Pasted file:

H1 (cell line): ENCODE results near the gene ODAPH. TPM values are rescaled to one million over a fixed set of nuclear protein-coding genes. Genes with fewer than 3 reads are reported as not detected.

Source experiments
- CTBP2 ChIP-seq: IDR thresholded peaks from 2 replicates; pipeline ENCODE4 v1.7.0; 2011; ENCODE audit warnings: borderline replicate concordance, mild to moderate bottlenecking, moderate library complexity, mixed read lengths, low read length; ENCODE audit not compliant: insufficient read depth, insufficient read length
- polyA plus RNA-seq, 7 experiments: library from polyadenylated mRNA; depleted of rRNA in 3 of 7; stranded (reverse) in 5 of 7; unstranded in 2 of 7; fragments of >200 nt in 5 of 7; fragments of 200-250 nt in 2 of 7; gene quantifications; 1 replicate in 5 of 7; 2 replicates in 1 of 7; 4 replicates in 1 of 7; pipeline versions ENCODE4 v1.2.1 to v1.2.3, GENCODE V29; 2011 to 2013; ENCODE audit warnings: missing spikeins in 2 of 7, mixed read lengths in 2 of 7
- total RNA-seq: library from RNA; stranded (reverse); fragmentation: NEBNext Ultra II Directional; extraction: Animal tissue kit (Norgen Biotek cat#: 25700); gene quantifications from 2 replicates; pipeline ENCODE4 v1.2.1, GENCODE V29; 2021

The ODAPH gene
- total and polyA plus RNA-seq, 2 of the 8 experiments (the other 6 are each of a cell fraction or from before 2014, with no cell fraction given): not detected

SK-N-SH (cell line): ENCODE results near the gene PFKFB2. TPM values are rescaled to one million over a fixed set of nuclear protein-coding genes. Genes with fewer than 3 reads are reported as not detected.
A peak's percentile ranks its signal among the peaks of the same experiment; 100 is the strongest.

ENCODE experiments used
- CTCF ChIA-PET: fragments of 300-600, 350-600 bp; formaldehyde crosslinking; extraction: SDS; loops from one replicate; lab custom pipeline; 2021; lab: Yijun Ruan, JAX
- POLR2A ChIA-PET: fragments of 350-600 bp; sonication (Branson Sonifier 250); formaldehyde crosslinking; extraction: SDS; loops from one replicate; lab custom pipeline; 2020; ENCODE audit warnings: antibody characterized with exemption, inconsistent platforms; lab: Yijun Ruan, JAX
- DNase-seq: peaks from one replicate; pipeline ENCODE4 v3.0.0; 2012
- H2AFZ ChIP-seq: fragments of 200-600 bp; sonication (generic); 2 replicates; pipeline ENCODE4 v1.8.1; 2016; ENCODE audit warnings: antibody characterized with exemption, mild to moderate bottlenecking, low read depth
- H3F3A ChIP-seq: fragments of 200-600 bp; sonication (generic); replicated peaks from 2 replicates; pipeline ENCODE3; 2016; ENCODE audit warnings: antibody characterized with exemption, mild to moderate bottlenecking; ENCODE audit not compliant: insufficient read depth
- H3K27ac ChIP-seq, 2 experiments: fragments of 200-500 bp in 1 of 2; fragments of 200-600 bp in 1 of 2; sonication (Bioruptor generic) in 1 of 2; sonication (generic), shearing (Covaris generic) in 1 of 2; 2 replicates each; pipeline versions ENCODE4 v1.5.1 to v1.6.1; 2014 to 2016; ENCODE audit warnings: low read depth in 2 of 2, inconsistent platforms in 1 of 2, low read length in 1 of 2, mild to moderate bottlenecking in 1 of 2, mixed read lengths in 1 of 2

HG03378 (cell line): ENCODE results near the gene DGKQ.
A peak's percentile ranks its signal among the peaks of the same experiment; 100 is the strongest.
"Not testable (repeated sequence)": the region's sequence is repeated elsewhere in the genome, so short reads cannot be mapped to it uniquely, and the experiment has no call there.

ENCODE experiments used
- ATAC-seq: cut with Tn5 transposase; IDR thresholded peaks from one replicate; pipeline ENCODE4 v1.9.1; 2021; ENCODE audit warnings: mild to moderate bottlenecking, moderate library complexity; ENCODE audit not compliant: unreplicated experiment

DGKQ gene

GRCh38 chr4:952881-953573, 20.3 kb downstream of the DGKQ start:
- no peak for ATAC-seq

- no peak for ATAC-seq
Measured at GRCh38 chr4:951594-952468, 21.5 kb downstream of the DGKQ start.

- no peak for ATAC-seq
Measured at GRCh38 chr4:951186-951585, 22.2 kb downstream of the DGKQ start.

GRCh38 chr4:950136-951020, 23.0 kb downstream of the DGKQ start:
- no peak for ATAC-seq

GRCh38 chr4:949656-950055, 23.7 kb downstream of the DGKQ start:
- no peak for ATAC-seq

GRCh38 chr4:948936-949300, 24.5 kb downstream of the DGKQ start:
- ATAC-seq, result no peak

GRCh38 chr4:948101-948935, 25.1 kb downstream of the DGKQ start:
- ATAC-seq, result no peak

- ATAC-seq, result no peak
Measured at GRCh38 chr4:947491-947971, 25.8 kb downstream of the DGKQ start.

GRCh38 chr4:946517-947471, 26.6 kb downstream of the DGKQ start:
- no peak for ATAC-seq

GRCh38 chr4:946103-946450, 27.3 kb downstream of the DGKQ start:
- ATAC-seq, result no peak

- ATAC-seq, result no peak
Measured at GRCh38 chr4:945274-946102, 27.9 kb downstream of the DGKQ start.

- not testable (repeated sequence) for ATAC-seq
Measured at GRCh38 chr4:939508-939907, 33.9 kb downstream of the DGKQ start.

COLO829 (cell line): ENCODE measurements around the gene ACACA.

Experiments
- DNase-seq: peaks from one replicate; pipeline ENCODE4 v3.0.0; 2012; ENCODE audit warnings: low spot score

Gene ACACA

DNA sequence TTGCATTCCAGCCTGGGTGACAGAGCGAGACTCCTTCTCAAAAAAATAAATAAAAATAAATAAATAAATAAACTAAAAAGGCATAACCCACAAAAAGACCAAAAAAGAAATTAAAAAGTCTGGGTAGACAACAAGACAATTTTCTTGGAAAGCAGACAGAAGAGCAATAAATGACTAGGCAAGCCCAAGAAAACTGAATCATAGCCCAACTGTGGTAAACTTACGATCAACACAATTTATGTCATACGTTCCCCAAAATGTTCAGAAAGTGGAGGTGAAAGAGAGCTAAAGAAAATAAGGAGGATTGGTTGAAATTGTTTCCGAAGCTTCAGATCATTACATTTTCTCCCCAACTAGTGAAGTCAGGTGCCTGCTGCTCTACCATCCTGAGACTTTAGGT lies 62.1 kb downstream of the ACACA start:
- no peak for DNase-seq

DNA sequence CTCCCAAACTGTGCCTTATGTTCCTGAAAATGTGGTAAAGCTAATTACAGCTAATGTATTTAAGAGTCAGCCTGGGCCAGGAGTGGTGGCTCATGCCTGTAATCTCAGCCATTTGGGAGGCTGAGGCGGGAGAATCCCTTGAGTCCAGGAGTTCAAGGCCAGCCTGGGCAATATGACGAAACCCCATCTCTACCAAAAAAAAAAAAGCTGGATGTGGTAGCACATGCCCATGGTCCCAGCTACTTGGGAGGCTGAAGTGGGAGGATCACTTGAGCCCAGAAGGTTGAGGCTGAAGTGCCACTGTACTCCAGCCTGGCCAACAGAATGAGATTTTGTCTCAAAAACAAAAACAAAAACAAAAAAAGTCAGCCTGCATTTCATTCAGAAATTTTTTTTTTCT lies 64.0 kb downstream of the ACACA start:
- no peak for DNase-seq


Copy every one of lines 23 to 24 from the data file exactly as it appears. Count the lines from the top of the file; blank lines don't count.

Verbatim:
GRCh38 chr4:952881-953573, 20.3 kb downstream of the DGKQ start:
- no peak for ATAC-seq